Something starts to happen when you do this.  It takes a long time, but you start to see those qualities in yourself.  You may not recognise it when it starts to happen, but you will feel it.  You’ll feel brighter and lighter.  You start to see yourself as the amazing human being that you are.

And you are an amazing human being.  I can see it already.

Lots of Love

Kath

Advertisements

The Power of Community

Published October 3, 2011 by Fat Heffalump

Yesterday, I found myself having a moment where it was keenly identifiable to me why the Fatosphere is so awesome.  Now when I say the Fatosphere, I don’t just mean active bloggers and activists, but to me it generally encompasses Fat Acceptance/Activism/Liberation bloggers and campaigners, as well as the readers, cheer squads, sharers of articles and photographs, allies, followers on Twitter and Tumblr… basically, anyone who believes in and supports the rights of fat people to live their lives with respect, dignity and without discrimination or vilification.  So by that definition, you dear readers, are to me what encompass the Fatosphere.

So yeah, yesterday.  I went to the home of the lovely Jen, aka Ilaeria, for a Thermomix demo with my friend Kerri.  Kez and I were driving down and I just had this moment when the awesomeness of the Fatosphere hit home for me.

I met Jen through the Fatosphere.  I think she started following me on Twitter first, is where I first “found” her.  It’s hard to remember, it seems like ages ago but it isn’t really.  Jen says she was my fan-girl at first though!  We met in real life (so to speak, I don’t believe that the internet is any less real life than in person) one day when she came to Brisbane with some friends, and we had lunch then went to see the Valentino Retrospective exhibit at the Gallery of Modern Art.   I was delighted to meet another Fatosphere friend in person, and knew that I’d encountered someone really amazing when back in January and Brisbane was suffering the devastation of the floods,  Jen and her husband Dave came up to Brisbane bring me some home baked goodies after I’d been without electricity for almost a week.  Since then I have come to consider Jen as a friend, not just a fellow fab fatty.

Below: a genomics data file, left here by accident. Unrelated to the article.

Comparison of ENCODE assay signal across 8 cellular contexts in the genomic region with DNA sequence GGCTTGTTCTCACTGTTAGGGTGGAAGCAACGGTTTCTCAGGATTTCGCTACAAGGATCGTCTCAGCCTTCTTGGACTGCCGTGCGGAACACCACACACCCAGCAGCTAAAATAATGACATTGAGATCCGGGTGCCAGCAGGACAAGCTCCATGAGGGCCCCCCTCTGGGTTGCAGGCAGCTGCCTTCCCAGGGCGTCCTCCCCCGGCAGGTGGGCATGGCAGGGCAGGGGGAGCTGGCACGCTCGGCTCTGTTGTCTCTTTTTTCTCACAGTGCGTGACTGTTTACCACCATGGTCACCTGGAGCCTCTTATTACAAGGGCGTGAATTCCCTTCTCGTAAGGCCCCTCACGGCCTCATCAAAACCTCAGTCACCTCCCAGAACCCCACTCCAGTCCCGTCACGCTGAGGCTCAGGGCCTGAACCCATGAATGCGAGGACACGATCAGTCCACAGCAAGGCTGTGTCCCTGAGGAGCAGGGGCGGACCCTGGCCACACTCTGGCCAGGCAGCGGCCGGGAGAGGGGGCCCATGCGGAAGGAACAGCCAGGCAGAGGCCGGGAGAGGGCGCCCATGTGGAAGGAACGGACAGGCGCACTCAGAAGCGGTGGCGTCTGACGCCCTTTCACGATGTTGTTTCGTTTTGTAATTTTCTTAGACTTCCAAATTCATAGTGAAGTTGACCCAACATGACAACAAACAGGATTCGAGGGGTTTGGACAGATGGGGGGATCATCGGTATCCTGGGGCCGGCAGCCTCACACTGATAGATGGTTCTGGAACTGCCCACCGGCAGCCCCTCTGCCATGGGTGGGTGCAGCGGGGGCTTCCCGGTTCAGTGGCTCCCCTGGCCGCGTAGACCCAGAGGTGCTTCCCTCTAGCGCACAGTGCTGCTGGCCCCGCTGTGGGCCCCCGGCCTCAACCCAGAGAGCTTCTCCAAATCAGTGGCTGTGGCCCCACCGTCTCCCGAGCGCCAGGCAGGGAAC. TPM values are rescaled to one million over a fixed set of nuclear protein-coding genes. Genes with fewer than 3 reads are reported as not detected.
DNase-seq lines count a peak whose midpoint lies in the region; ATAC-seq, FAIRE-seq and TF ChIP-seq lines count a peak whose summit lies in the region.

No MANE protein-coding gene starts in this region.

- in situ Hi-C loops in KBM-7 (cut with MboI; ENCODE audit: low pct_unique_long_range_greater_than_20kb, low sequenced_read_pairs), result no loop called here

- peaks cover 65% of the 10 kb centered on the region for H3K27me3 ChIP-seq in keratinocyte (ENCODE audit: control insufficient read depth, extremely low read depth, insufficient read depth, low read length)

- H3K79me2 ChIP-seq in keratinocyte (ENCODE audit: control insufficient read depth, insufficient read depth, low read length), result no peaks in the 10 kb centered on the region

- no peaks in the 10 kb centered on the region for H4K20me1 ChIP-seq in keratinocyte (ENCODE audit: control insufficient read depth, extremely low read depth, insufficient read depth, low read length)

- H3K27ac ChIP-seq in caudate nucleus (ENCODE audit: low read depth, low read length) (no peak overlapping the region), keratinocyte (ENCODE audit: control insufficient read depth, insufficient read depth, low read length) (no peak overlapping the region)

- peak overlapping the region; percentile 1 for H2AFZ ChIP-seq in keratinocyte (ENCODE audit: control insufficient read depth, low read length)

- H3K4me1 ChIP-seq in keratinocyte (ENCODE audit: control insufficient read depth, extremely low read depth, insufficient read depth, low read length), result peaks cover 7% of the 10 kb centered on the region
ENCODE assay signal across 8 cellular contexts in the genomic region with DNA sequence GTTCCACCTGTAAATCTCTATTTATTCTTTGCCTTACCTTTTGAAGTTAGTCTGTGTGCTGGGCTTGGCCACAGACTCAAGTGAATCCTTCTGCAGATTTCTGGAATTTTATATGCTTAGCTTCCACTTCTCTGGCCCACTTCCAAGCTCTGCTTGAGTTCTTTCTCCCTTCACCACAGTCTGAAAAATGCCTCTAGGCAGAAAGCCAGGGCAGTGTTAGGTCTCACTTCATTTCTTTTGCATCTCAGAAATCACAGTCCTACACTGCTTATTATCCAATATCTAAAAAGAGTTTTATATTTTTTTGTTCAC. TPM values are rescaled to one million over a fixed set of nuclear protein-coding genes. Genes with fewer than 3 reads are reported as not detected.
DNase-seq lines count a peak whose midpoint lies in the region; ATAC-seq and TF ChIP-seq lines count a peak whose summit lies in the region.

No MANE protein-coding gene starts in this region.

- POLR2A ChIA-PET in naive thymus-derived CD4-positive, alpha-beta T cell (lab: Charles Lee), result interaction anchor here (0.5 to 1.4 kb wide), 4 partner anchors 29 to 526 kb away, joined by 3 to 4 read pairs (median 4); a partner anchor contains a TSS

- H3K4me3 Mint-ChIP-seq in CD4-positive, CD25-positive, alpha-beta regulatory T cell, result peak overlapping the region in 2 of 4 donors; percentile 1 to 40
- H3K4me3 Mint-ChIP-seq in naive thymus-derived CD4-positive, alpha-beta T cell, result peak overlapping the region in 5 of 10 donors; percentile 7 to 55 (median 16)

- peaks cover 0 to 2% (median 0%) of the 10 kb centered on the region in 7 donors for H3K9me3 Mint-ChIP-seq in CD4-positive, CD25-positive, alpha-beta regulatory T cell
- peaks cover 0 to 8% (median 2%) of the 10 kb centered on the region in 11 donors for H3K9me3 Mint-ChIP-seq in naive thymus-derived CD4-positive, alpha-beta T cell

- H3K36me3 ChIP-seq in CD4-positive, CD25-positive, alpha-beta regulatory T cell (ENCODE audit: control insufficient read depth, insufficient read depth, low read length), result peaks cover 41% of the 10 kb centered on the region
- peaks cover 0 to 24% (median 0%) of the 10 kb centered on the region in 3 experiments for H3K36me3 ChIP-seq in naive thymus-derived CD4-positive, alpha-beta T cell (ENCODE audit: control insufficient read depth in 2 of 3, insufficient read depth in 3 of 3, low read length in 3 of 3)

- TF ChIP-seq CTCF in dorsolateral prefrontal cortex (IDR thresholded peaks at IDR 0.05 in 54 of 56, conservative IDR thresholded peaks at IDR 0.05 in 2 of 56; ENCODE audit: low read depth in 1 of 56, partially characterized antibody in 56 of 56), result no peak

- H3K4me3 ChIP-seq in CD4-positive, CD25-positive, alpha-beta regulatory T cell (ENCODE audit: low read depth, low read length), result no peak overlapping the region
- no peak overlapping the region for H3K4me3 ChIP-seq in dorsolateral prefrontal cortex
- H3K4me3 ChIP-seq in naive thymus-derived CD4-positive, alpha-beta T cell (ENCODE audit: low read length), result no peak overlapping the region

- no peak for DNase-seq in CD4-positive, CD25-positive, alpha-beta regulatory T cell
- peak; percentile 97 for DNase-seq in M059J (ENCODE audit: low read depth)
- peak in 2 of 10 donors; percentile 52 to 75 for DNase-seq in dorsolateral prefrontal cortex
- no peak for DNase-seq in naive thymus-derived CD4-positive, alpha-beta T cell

Here we are together, I got Kez to take a photo of us yesterday just for this blog post:

Jen’s so lovely, I’ll even forgive the jersey she’s wearing.

Since I found the Fatosphere, and have become conscious of just how many ways fat people (in general, where I once believed it was just me) are bullied, disrespected, ridiculed and vilified in our culture, I’ve also come to realise that our power is in our community.  Unlike many of the very people who feel it is acceptable to hate on someone simply for their body size (and/or appearance), we Fab Fatties have an incredible community to belong to, with so much talent, kindness, humour, wisdom, style, compassion, support, intelligence… the list goes on… right around us.  Just by opting out of the mainstream attitude about fatness, health and human worth.  The more we explore this alternative paradigm, the more fabulous, interesting, wonderful people we are exposed to.

Of course, one doesn’t necessarily connect with every single person one encounters in the Fatosphere – we’re all as individual and varied as anyone else, so there will always be people who disagree with, don’t connect with or simply dislike.  Don’t feel like a failure if you find that happening.  However you will find lots of other fab folk that you do connect with and it’s AWESOME when that happens.